Here is a very interesting and well-written article from Electronic Design magazine on a topic that we should all be very familiar with.
What's The Difference Between A Dipole And A Ground Plane Antenna?
Jul. 16, 2013 Lou Frenzel | Electronic Design
This article shows how a dipole and and ground plane antenna are similar but also different.
Every wireless device needs an antenna. This conductive mechanical device is the transducer that converts the radio frequency (RF) power to be transmitted into the electric and magnetic fields that make up a radio wave. It also converts the received radio wave back into an electrical signal. An almost infinite number of configurations is possible for antennas. However, most are derived from two basic types: dipole and ground plane antennas.
Table Of Contents
. Antenna Fundamentals
. The Dipole Antenna
. The Ground Plane Antenna
A radio wave comprises an electric field perpendicular to a magnetic field. Both are perpendicular to the direction of propagation (Fig. 1). An antenna creates this electromagnetic field. The signal to be radiated by the antenna is developed in a transmitter and then sent to the antenna by way of a transmission line, usually coax cable.
1. The lines are the magnetic and electric lines of force that travel together and support one another as they move outward from the antenna.
The signal voltage develops an electric field around the antenna elements. The current flow in the antenna produces a magnetic field. The electric and magnetic fields combine and regenerate one another according to Maxwell's famous equations, and the combined wave is launched from the antenna to travel through space. At the receiving site, the electromagnetic wave induces a voltage in the antenna, which converts the electromagnetic wave back into an electrical signal that can be further processed.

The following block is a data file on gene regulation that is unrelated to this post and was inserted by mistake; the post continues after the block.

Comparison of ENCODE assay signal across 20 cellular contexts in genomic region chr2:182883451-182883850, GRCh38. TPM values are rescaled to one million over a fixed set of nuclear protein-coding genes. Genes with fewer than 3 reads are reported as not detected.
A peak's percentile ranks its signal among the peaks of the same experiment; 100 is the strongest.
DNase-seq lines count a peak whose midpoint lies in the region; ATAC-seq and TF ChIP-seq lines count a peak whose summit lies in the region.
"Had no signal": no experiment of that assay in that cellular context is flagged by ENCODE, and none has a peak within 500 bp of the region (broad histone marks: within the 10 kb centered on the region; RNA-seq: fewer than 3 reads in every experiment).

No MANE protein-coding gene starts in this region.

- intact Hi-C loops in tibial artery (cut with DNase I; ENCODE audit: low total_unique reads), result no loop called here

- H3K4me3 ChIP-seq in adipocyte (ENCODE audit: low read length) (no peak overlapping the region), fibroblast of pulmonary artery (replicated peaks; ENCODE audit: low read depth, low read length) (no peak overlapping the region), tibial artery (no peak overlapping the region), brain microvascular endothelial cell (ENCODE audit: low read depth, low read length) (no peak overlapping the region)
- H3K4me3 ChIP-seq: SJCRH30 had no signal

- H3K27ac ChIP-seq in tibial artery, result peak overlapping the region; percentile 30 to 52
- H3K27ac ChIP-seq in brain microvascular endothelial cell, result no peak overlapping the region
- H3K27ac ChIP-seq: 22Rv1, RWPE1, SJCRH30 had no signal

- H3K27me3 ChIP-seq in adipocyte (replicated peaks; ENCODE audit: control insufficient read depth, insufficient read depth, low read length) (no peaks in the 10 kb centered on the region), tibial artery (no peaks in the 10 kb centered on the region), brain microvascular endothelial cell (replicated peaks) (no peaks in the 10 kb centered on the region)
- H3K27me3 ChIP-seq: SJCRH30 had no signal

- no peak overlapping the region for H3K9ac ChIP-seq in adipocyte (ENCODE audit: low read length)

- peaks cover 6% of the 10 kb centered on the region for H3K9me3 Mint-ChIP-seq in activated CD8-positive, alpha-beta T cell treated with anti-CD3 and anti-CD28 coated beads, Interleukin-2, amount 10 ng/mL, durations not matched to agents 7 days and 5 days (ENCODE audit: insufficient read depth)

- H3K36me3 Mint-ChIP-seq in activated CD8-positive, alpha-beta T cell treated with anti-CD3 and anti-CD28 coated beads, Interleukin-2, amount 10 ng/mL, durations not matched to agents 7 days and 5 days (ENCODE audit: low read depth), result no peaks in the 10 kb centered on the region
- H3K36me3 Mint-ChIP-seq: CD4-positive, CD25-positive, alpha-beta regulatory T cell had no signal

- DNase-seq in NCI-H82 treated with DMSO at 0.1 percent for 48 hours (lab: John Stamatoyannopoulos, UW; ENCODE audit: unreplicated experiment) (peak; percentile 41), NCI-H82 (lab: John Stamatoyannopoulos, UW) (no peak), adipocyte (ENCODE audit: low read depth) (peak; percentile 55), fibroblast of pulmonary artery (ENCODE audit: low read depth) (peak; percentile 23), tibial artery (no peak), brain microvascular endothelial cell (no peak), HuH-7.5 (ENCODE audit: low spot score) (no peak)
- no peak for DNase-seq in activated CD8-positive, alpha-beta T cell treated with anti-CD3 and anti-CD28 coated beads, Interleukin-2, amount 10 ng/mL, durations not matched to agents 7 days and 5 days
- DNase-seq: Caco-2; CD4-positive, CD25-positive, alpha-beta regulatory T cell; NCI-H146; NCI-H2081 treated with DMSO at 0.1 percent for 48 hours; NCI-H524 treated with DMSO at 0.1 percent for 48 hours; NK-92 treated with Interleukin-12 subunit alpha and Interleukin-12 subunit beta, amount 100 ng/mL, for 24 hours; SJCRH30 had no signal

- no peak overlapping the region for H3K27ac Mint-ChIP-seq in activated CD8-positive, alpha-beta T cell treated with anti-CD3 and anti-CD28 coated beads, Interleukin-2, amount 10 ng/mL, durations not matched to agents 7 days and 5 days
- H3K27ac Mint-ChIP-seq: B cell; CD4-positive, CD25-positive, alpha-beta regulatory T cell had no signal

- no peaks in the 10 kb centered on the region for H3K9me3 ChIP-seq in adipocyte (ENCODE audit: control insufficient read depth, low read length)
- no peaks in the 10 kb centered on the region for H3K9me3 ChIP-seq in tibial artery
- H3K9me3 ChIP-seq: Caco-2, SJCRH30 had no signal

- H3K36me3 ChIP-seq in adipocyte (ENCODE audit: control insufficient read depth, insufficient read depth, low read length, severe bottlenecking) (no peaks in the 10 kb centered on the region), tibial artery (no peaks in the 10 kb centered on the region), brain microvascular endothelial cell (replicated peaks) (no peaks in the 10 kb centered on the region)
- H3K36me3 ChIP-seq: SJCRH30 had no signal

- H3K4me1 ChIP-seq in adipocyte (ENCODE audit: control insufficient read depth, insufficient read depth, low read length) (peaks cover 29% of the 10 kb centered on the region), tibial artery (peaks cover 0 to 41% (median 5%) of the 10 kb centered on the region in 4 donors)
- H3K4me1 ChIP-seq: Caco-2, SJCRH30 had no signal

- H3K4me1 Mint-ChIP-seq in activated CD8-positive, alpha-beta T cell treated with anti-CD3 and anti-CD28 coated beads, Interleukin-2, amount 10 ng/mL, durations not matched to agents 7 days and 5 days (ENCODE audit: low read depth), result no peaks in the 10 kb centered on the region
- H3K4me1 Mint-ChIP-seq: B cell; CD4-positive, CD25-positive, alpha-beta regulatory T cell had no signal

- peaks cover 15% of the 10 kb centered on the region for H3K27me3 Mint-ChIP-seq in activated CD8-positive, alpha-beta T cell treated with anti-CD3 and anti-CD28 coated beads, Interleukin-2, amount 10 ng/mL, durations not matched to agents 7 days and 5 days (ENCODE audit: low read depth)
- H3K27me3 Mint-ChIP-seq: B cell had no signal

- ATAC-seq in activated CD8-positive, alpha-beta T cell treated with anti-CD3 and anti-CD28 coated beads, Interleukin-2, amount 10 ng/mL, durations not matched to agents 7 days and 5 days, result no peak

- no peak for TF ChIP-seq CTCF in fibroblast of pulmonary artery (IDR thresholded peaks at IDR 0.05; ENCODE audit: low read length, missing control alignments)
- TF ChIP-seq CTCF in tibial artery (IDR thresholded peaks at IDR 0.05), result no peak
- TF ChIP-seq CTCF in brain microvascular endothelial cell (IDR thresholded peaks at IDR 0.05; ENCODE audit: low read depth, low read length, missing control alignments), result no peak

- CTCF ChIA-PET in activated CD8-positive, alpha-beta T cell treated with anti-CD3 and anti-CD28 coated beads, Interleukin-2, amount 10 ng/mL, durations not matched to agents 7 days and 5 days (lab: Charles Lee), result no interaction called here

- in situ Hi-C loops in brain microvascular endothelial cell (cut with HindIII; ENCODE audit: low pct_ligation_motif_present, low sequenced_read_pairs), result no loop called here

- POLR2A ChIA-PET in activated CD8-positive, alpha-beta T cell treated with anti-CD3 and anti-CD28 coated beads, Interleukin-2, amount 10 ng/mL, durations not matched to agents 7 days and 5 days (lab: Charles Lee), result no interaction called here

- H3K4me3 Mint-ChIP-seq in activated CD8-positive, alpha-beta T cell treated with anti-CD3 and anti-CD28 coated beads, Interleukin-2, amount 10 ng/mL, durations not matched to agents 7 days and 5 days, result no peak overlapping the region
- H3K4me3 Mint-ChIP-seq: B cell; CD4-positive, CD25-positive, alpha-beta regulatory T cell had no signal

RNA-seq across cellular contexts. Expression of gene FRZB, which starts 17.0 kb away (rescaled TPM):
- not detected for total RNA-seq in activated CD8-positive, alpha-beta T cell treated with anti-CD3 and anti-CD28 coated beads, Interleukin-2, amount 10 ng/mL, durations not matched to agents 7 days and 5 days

A primary consideration in the orientation of any antenna is polarization, which refers to the orientation of the electric (E) field with the earth. It is also the orientation of the antenna elements with respect to the earth. A vertically mounted antenna, perpendicular to the earth, radiates a vertically polarized wave. So, a horizontally positioned antenna radiates a horizontally polarized wave.
Polarization also can be circular. Special configurations such as helical or spiral-wound antennas can launch the wave into rotation, creating a circularly polarized wave. The antenna may induce either a right-hand or left-hand rotation.